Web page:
• 6 400g cans of peeled Italian plum tomatoes in tomato juice
  • 2 tablespoons tomato puree
  • Salt and pepper

What to do:

  • In a large deep, lidded saucepan, heat the olive oil over a medium low flame until it’s fragrant. Then throw in the chopped onions and a good sprinkle of salt (the salt will stop the onions from catching). Let the onions saute until they soften and turn translucent. This will take a good ten minutes.
  • Once the onions are like mushy window panes, toss in the garlic, the oregano, and the chili flakes (if using), stir, and let them cook for just a minute or two. Then raise the heat just slightly, and pour in the white wine. Let the wine simmer until it’s reduced by at least half.
  • While the wine is reducing, it’s time for the fun part! Place a colander (ideally plastic or enamel) over a large bowl, then tip in the six cans of plum tomatoes. Then with absolutely clean hands, start squishing the tomatoes between your hands until they are a messy pulp in the colander. Give them a stir with a wooden spoon to send any juice they’re holding down into the bowl.
  • Once that wine is reduced by half (the onion/garlic/oregano mixture should look like a distinctly wet slurry), tip in the tomatoes from the colander. Give them a stir in the saucepan, then add the juice from the bowl and the tomato puree. Stir vigorously for a minute to mix in the puree then let  it come to a steady low simmer.
  • Season with one more sprinkling of salt and a good grind of pepper then just put the lid almost but not quite entirely over the pot, and let it simmer away for about 2 1/2 hours, giving it the occasional stir and taste.
  • After 2 1/2 hours, the sauce should have reduced by about a third, and have a good, thickish and slightly chunky consistency, as well as a deep cooked tomato flavor spiked with just that note of onions, garlic, wine and herbs.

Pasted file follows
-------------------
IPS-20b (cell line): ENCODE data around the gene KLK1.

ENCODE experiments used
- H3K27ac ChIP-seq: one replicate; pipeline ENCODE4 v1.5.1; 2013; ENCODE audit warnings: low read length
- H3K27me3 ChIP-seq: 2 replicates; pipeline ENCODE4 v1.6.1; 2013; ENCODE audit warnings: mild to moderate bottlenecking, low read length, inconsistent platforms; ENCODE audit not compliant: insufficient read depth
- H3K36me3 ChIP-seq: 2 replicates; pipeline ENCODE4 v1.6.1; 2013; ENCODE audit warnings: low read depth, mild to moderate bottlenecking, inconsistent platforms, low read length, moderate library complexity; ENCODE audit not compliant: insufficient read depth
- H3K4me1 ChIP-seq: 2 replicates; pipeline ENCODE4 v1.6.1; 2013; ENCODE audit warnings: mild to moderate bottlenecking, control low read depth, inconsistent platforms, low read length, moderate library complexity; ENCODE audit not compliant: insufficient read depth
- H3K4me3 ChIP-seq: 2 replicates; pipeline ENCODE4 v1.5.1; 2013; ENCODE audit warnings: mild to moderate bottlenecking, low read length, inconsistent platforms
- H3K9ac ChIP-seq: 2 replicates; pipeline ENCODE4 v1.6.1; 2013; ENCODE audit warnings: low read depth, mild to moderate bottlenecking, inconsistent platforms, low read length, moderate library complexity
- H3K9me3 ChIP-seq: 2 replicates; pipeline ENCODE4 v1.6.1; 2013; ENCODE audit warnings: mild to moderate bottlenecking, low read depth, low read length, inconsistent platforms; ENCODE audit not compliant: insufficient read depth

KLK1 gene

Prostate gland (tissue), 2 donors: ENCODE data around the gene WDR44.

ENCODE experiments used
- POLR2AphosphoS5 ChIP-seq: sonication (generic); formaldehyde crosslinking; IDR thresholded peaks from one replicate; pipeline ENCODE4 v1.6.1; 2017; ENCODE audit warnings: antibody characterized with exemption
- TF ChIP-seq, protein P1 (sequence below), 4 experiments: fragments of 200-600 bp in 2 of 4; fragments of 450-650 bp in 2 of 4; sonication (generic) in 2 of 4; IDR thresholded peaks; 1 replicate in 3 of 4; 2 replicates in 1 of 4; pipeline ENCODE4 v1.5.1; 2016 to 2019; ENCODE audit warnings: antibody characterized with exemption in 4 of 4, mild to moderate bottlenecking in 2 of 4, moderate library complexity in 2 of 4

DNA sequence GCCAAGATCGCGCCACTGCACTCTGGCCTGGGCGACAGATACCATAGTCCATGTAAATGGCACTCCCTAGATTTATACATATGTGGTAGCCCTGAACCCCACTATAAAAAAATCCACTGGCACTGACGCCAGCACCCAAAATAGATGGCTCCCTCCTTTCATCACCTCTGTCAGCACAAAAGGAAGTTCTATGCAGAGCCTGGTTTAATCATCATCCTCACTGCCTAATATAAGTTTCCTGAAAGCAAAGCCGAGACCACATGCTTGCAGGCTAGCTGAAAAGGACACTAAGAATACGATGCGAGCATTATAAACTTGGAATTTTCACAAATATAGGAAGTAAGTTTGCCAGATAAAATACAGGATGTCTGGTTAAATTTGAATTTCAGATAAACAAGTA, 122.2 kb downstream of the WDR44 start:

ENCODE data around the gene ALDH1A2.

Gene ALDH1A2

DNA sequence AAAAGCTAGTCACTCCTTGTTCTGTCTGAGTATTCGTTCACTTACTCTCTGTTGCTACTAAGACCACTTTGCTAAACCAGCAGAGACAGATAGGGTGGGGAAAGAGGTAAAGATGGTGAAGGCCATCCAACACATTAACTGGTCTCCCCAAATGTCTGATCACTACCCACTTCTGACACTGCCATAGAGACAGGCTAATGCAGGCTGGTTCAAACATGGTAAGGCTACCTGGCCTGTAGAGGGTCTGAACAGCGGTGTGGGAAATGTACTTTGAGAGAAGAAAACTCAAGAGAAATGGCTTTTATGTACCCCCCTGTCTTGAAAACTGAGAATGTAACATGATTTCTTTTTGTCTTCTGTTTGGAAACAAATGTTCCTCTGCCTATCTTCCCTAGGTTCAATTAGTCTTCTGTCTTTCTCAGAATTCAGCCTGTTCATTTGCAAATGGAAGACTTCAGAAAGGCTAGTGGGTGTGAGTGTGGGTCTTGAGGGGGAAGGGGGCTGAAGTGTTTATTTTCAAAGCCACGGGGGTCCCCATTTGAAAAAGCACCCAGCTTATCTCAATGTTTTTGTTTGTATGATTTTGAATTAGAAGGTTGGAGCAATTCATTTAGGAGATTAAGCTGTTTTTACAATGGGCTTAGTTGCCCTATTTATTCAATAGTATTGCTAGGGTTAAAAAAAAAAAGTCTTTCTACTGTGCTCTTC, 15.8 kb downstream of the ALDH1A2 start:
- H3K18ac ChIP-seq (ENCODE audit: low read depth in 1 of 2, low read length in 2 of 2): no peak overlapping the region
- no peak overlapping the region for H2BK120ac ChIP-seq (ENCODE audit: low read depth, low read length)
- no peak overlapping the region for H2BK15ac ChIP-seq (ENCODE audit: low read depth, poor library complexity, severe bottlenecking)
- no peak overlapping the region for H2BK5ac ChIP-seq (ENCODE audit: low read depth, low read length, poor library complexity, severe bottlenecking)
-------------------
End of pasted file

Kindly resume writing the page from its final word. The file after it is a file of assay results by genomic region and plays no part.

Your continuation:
• At this point I personally let the sauce cool down a bit, then puree it with an immersion blender. That’s because I find the sauce is more versatile if it’s smooth and velvety (which it so deliciously is). If you like the more “artisan” nature of a slightly chunky sauce, buon gusto!

And as I mentioned above, don’t just think of a Marinara as being a sauce for pasta or pizza; remember that grilled fish! Or that steak Pizziaola! Or go fabulously 80s retro and use it as a dipping sauce for deep-fried mozzarella!


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Raisins D’Etre

I remember the day well.

oat_raisinI was nine years old, we were living in Lagos Nigeria, and my mother was baking oatmeal raisin cookies for a school bake sale or somesuch. I imagine she’d chosen those cookies because snickerdoodles or chocolate chip cookies wouldn’t be safe around us kids, and these cookies were certainly not for us. But nine-year olds can be greedy, and I was hanging around the kitchen hoping I’d be able to snaffle at least one cookie as they cooled. My mother, however, was vigilant. Even the slightly scorched cookies were going to a better cause. At last, as my mother was pulling the final baking sheet out of the oven, I spotted my chance. There, in the corner of the sheet was a stray raisin.

Surely I could at least have that? As my mother’s head was turned, I plucked it off the baking sheet and into my mouth.

Something was instantly very wrong. As I pulled little crispy legs out of my mouth I realized that this was no raisin. This was a bug that had somehow flown into the oven and met a hellish end. So my little nine-year old self promptly spat the rest out and screamed the house down.